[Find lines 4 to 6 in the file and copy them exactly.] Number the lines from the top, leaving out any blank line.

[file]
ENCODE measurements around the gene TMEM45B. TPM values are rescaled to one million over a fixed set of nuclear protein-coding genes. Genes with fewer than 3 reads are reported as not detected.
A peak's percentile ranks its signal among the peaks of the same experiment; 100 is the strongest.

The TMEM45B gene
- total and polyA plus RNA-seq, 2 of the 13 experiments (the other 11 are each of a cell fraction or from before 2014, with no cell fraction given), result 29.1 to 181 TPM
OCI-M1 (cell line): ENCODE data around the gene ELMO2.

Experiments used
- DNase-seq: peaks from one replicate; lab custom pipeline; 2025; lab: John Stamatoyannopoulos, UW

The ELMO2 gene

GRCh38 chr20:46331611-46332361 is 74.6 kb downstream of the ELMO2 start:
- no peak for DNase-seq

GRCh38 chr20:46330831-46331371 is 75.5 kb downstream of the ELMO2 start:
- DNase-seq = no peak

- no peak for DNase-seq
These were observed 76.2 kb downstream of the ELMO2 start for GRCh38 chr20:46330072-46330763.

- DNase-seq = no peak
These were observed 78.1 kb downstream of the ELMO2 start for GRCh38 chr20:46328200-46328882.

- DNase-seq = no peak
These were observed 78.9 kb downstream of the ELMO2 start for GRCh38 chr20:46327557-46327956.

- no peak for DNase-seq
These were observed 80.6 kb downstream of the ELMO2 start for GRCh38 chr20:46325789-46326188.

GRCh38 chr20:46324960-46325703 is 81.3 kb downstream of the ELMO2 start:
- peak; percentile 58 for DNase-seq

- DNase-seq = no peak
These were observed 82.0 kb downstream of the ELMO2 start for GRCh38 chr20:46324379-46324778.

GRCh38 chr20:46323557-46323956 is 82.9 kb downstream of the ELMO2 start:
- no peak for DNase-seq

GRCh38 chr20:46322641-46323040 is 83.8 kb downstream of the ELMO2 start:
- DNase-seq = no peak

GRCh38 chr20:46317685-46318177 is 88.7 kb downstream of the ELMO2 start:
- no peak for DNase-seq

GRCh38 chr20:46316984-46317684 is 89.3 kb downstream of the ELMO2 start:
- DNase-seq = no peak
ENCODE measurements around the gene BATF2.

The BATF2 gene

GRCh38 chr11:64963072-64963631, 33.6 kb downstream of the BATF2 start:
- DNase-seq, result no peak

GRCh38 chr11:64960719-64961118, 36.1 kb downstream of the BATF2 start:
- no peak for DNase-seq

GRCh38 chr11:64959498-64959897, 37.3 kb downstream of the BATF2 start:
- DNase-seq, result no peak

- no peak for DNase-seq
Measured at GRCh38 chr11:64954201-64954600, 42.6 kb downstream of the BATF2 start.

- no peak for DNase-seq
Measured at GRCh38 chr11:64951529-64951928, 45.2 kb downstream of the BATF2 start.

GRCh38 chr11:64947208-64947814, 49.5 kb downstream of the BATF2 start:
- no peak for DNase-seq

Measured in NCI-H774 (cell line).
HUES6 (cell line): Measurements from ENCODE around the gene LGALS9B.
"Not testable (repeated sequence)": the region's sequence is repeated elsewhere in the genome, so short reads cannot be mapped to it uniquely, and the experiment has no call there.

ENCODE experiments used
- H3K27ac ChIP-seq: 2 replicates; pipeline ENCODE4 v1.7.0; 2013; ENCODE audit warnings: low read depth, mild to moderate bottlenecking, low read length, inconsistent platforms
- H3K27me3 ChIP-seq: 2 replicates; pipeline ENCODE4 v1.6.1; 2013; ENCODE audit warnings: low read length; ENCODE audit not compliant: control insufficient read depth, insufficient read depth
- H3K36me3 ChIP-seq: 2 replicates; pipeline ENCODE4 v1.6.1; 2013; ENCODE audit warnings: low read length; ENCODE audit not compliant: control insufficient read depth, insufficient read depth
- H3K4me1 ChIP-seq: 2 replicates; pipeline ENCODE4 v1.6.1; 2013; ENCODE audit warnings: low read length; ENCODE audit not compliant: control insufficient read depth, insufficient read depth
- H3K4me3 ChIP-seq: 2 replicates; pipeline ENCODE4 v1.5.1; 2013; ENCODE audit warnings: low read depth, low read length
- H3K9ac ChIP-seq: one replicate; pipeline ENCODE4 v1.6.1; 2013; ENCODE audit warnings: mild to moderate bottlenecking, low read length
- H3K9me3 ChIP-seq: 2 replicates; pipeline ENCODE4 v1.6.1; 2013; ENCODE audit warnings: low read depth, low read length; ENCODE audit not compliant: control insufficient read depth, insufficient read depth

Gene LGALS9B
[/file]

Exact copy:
- total and polyA plus RNA-seq, 2 of the 13 experiments (the other 11 are each of a cell fraction or from before 2014, with no cell fraction given), result 29.1 to 181 TPM
OCI-M1 (cell line): ENCODE data around the gene ELMO2.

Experiments used